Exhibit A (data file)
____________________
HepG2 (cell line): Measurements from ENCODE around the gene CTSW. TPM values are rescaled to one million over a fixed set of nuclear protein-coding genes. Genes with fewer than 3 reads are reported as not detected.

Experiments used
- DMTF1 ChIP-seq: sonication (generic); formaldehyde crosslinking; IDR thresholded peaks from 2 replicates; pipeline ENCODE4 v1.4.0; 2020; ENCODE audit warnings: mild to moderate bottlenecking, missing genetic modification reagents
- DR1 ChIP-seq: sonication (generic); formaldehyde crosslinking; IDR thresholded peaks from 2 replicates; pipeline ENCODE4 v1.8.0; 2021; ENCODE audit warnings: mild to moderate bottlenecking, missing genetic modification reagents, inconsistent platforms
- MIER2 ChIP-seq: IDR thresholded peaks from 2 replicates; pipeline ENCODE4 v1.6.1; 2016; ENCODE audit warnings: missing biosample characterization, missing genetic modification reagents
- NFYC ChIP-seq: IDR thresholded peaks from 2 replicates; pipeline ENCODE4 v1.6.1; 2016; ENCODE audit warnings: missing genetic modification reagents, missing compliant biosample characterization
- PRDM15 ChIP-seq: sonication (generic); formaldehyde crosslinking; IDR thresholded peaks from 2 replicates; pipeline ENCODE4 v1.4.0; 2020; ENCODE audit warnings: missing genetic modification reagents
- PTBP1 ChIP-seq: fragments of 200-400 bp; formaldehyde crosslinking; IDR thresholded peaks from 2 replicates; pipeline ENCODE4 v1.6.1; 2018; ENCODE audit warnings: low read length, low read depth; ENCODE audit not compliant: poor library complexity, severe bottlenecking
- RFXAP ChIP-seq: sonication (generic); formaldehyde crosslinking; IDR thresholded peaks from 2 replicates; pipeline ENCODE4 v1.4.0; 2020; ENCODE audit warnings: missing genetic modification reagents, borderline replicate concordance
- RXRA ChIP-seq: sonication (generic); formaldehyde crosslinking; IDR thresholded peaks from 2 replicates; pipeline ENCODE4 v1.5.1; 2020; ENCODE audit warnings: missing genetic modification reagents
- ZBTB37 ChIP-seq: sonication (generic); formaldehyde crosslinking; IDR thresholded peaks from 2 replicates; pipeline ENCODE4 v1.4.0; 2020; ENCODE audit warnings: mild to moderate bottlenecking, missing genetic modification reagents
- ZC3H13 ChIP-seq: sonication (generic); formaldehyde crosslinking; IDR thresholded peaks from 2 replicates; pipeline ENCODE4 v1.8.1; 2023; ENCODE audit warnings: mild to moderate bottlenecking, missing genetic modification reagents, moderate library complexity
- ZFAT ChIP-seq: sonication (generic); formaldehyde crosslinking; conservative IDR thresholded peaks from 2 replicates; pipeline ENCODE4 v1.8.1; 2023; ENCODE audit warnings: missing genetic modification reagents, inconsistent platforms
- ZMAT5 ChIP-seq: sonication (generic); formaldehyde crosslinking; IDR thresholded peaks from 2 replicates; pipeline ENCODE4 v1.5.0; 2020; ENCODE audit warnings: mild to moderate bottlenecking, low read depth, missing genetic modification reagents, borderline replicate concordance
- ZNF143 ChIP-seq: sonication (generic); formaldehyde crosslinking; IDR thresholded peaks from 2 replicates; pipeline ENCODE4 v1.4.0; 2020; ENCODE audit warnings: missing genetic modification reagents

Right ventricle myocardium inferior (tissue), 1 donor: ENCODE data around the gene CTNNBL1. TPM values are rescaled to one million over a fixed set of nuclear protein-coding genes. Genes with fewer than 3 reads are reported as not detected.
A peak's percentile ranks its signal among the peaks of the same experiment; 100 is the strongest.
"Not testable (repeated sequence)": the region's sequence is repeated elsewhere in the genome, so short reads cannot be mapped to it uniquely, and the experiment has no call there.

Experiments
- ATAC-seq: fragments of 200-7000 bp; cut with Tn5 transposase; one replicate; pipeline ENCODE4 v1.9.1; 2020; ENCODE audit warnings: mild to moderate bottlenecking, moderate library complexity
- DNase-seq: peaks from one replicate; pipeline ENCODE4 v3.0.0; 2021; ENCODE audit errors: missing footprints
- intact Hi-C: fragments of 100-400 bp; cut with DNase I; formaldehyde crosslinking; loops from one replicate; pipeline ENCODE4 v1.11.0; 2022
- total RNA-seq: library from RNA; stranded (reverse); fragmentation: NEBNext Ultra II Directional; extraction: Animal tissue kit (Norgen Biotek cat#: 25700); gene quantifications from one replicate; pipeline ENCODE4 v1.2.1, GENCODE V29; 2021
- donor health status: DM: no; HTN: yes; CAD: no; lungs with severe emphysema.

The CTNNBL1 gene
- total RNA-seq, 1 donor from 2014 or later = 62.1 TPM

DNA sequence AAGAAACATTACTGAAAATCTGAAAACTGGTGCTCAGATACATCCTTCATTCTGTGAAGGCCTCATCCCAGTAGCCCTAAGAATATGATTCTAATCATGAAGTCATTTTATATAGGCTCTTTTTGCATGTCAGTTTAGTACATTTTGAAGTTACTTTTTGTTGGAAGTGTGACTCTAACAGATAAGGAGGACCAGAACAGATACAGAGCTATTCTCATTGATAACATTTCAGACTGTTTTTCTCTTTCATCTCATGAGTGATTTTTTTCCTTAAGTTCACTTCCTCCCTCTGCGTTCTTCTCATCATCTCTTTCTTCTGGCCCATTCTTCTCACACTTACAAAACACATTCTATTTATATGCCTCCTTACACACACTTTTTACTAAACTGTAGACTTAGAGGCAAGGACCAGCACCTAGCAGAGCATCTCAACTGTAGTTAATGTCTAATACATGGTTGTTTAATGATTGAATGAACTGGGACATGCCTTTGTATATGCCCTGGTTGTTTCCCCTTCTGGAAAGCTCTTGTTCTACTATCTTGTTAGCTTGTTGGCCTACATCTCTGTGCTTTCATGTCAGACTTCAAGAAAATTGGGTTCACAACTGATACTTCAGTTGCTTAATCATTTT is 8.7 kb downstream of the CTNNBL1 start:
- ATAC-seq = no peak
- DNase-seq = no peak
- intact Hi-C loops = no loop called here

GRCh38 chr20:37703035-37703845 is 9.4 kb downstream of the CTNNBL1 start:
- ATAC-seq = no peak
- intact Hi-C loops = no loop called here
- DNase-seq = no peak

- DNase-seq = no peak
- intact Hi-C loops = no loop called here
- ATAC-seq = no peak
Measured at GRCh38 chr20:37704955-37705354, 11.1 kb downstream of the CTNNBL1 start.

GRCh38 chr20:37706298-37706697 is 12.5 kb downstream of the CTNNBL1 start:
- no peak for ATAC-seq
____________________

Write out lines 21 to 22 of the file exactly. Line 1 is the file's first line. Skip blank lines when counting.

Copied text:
- DNase-seq: peaks from one replicate; pipeline ENCODE4 v3.0.0; 2021; ENCODE audit errors: missing footprints
- intact Hi-C: fragments of 100-400 bp; cut with DNase I; formaldehyde crosslinking; loops from one replicate; pipeline ENCODE4 v1.11.0; 2022